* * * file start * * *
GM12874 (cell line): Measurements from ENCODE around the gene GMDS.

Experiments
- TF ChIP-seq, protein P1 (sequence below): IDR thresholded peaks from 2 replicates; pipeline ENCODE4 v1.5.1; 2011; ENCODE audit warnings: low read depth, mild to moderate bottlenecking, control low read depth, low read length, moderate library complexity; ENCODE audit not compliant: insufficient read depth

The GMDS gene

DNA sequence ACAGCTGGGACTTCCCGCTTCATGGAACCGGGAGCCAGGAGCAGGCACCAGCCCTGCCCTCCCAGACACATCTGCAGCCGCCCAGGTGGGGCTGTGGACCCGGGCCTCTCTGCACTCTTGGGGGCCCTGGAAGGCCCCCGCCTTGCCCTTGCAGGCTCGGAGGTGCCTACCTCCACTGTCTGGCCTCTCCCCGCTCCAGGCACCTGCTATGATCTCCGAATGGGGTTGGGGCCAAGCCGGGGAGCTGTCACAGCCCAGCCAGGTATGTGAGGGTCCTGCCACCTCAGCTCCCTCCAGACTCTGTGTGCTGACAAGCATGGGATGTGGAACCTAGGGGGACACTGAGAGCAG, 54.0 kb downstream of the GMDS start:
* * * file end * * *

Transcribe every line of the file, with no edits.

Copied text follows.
GM12874 (cell line): Measurements from ENCODE around the gene GMDS.

Experiments
- TF ChIP-seq, protein P1 (sequence below): IDR thresholded peaks from 2 replicates; pipeline ENCODE4 v1.5.1; 2011; ENCODE audit warnings: low read depth, mild to moderate bottlenecking, control low read depth, low read length, moderate library complexity; ENCODE audit not compliant: insufficient read depth

The GMDS gene

DNA sequence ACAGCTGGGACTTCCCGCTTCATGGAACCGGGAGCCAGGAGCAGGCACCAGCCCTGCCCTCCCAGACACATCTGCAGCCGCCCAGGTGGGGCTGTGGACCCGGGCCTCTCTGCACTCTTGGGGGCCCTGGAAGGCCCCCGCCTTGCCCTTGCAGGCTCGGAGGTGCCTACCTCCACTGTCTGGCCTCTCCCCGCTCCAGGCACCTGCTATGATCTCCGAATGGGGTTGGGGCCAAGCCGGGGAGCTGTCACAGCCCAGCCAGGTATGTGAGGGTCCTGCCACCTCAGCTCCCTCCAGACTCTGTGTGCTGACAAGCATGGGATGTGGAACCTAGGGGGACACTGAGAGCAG, 54.0 kb downstream of the GMDS start: